In the New Testament we find the apostle Paul exhorting us, “Offer your bodies as living sacrifices, holy and pleasing to God–this is your spiritual act of worship. Do not conform any longer to the pattern of this world, but be transformed by the renewing of your mind.” (Rom 12;1,2). I am challenged by the question, have I surrendered my heart, my mind and my will to God?

Considering the different categories of this offering, dependent upon the person, perhaps we should recognise that in life different people hold different roles and those roles carry different responsibilities. The bigger the role, representing more people – parents, teachers, leaders, managers, directors, governors etc. – the greater the responsibility and the greater the sin when there is failure, and the greater the accountability to God. Where are we in this?

4. Think about Chance

ADVENT MEDITATIONS No.4

4. Think again about Chance

Luke 1:8-11 Once when Zechariah’s division was on duty and he was serving as priest before God, he was chosen by lot, according to the custom of the priesthood, to go into the temple of the Lord and burn incense. And when the time for the burning of incense came, all the assembled worshipers were praying outside. Then an angel of the Lord appeared to him, standing at the right side of the altar of incense.

There are times in life when it seems that just being in the right place at the right time opens up a whole new set of circumstances, which leave us wondering about what theologians call ‘providence’. A basic dictionary defines providence as beneficent care of God, but theologians would expand that to talk about God’s foresight and activity in bringing things about to fulfil His purposes.

There are probably three sets of people in the world when it comes to thinking about this subject. First of all there are those who simply believe that everything is pure chance. There is no meaning, no purpose, everything just happens. At the opposite extreme there are those superstitious people who believe there are ‘forces’ or even ‘spirits’ at work in the world that need appeasing, and such people usually live in fear, because how can you be sure you’ve got on their good side?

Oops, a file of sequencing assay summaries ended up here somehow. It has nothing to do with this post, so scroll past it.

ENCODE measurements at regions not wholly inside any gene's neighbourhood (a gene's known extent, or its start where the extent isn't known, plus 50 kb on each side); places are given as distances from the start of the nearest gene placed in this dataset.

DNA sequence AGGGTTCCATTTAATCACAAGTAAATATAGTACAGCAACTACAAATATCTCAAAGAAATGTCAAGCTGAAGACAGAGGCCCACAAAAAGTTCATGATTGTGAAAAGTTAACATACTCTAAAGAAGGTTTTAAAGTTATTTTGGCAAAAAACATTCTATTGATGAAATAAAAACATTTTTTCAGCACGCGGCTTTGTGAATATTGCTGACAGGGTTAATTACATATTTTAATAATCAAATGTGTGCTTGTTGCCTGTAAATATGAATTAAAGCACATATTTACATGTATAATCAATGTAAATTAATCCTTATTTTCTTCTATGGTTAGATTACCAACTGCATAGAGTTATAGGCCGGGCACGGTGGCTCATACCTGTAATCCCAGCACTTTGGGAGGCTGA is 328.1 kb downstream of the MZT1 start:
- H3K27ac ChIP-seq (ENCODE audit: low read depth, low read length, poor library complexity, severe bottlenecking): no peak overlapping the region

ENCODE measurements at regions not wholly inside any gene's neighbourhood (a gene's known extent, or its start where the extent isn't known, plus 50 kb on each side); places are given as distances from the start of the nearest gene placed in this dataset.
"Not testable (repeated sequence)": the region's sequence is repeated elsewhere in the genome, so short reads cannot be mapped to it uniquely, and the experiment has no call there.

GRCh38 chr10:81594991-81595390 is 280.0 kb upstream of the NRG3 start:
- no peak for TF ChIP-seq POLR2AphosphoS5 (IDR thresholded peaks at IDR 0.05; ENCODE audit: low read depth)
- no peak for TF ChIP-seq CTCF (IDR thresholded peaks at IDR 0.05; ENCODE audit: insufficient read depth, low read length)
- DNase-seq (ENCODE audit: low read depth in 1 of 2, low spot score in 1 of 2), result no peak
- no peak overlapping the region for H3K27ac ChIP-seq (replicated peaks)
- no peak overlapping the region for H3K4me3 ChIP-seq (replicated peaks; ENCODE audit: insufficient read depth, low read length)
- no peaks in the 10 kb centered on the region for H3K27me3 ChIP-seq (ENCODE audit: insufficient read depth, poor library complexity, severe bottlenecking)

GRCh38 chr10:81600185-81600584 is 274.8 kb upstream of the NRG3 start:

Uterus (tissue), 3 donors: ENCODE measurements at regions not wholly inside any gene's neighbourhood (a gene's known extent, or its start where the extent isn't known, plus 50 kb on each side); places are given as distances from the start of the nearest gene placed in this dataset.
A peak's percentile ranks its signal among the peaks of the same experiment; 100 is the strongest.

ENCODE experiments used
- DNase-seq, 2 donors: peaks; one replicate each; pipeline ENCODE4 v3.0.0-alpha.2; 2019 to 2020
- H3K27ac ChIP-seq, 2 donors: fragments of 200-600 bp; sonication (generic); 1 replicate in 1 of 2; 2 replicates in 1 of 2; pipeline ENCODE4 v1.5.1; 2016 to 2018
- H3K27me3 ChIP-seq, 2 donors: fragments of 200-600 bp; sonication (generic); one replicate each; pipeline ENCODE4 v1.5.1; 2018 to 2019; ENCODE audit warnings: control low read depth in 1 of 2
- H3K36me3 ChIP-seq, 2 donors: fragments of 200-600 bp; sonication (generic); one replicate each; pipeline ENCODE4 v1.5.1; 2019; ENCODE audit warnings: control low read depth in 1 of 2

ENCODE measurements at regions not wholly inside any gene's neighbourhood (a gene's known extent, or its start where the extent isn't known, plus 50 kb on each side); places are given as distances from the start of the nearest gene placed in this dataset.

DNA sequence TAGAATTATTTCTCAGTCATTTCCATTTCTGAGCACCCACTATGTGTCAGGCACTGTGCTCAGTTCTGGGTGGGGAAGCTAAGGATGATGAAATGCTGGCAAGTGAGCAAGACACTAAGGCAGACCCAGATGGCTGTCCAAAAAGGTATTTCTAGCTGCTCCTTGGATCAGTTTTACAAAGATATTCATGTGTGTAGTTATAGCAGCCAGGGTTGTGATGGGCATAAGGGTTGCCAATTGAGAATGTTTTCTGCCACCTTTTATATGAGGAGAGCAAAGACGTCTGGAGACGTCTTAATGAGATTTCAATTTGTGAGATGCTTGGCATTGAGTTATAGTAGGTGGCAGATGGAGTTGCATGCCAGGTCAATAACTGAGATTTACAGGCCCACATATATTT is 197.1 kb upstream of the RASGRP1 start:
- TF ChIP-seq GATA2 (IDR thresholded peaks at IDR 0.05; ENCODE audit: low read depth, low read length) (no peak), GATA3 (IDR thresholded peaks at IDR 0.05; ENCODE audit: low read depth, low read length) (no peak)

The third group are those who believe that there is an all-powerful single deity at work behind all things. This group are subdivided according to the nature of the deity. For some His presence is bad news! For Christians, the presence of God is good news; they understand that ‘God is good’ or as the Bible says specifically, “God is love” (1 Jn 4:8). They also believe He gives them free will and so doesn’t force them down any good path – except on rare occasions, as we’ll see later in the story. So it is they believe God does intervene in the affairs of men and always to bring good.

So here we have this priest, Zechariah who has been chosen to go into the innermost part of the Temple to burn incense. He’s chosen by lot (chance?) from a large number and, in fact, each man would only receive this honour once in his lifetime. It’s pretty amazing, therefore, that he’s got this job at all. After all, he’s getting on in age now, and it’s never happened before and will never happen again.

Now of course the Temple was originally to be the place where the people came to meet with God, but for a variety of reasons you can find in the Old Testament, God hadn’t been turning up there for a very long time. In fact it was over four hundred years since Israel had really had any sign of the presence of God with them. So when childless Zechariah goes into the innermost part of the Temple, he is not expecting anything out of the ordinary, which makes the presence of an angel somewhat unnerving!

The problem with life and God, is that most of the time He doesn’t warn you that He’s going to turn up. There we were minding our own business and suddenly things start happening out of the ordinary. Could it be that God might start talking to you about your life as we go through these meditations this Advent? You thought you were just reading them to be spiritual, whereas God put them before you to speak specific stuff to you.  Hmmm?  How open are you to that?  Chance, that you’re here reading these things?  Possibly not! And when other stuff starts happening in your life that starts you thinking, is it just chance?  Perhaps not!